As discussed in the topicality section, there is a strong negative topicality argument that says the plan needs to involve some interaction with China in order to constitute engagement.
While many disadvantages can link to the outcome of the engagement, there are two that are relatively unique to the engagement.
The first, and best, is Diplomatic Capital. This disadvantage argues that when the US negotiates with China that it consumes the resources and focus of the Department of State and that the DOS would be better off using the resources to work toward the resolution of another crisis, such as the one in Syria.
Similarly, it may be possible to spin a unique link story for the CCP stability disadvantage that argues that interacting with the US may produce some political disruption.
Human rights and democracy leadership may also be undermined by interacting with China.
Disadvantages that Aren’t Specific to a Type of Plan
There are many disadvantages that stem from the result of the plan rather than the adoption/implementation of the plan. The plan might increase China’s economic growth, but Chinese growth might trigger inflation, or destroy the environment and support military modernization. Similarly, the plan may slow down China’s conventional force modernization, but that may support greater nuclear modernization, which may be worse. Similarly, if China’s nuclear modernization declines, it may shift to a stronger conventional force posture. This may make military conflict more likely. Similarly, teams may claim to restrain the development of nuclear weapons but others may argue that nuclear proliferation is good. Others may claim to sustain or increase US global hegemony, but Negative teams may argue this makes conflict more likely.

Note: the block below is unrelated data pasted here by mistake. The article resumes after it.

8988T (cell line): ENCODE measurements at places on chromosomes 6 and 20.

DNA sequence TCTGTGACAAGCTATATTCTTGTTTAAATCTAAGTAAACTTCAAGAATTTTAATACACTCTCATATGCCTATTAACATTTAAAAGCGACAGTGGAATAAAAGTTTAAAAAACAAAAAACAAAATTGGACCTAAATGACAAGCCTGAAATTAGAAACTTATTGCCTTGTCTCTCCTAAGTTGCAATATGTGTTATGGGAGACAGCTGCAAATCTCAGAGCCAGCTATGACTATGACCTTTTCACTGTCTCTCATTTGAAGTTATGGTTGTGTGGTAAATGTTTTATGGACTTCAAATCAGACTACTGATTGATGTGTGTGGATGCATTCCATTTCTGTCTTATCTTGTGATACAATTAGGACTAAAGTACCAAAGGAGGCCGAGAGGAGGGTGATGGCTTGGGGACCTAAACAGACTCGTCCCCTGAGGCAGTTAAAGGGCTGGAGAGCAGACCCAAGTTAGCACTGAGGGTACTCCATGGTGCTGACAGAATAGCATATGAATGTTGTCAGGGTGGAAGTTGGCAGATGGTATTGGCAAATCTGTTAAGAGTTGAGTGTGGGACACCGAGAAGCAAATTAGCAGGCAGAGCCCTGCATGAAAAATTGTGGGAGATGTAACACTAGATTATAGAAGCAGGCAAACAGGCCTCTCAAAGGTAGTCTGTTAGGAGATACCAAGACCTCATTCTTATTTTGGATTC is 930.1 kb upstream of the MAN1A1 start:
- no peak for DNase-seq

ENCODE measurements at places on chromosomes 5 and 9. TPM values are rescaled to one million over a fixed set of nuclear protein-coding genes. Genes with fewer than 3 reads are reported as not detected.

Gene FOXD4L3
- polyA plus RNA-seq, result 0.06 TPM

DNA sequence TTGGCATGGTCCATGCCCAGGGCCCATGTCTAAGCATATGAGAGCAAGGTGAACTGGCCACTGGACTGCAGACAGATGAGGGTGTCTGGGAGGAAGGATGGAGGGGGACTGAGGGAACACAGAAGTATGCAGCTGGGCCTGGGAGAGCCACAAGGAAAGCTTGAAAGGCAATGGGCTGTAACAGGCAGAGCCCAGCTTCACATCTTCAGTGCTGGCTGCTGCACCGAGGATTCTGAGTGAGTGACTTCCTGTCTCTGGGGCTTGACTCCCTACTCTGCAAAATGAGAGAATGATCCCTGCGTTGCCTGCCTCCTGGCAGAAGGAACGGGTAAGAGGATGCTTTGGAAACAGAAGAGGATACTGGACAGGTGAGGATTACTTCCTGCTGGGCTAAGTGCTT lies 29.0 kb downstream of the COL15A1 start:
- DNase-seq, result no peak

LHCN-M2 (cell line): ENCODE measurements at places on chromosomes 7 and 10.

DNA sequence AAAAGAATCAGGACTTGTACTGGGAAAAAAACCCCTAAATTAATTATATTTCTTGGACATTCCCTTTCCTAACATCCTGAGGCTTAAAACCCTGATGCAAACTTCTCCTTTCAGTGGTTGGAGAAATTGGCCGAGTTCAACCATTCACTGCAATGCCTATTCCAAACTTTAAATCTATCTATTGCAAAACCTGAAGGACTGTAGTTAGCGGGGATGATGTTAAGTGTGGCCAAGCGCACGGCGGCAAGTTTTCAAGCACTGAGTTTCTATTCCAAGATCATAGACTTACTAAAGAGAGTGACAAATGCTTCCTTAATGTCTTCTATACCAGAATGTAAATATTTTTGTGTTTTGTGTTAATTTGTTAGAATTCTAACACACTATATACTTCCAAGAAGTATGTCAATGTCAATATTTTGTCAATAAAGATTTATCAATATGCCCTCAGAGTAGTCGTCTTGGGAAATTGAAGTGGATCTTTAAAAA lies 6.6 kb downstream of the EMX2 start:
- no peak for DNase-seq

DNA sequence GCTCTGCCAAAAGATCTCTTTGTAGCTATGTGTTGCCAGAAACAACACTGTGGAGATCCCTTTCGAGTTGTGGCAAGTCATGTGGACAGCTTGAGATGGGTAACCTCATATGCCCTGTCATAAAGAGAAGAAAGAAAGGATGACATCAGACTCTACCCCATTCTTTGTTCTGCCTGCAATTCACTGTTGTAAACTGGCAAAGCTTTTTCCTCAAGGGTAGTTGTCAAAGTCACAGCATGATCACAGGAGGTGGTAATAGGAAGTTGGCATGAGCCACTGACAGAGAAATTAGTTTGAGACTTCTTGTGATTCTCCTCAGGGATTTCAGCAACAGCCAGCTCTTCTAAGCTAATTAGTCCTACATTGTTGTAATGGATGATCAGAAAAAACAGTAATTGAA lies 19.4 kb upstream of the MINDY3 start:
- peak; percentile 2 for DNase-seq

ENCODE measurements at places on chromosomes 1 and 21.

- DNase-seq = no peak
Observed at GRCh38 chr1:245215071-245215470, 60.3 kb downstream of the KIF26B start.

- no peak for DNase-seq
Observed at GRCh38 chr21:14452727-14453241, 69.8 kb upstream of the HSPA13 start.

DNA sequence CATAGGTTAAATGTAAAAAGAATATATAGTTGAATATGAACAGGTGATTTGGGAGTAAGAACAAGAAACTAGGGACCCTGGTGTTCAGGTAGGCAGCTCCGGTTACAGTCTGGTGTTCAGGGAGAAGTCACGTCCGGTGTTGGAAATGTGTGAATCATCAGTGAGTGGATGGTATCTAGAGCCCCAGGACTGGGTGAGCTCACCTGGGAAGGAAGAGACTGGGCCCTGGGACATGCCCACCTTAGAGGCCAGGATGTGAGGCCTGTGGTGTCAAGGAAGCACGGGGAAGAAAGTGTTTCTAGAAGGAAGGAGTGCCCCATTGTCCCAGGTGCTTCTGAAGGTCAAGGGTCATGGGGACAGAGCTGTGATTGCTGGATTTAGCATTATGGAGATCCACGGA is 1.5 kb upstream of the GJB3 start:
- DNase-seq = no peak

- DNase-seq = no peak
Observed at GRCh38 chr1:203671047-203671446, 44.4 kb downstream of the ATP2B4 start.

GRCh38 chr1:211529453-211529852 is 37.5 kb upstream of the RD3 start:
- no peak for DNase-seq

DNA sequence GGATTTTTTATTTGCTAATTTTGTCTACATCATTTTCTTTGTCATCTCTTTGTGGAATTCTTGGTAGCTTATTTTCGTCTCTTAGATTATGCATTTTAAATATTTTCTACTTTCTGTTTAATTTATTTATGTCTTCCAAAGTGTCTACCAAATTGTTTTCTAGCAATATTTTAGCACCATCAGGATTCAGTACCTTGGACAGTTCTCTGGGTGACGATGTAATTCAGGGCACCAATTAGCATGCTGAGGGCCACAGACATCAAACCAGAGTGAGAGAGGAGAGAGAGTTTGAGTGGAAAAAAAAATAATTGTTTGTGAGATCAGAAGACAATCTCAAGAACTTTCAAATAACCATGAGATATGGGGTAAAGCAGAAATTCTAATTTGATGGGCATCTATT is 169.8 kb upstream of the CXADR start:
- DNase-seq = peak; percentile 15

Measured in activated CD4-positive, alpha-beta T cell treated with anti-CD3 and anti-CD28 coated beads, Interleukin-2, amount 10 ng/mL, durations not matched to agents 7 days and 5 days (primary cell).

Impact turn strategies can represent good strategic choices when there are a limited number of common advantages on a topic and the total number of likely add-ons that any Affirmative team is likely to read will be limited. If not, it is difficult for teams relying on impact turns to at least play enough defense on all of the other advantages so that the impact turns can outweigh if the win them.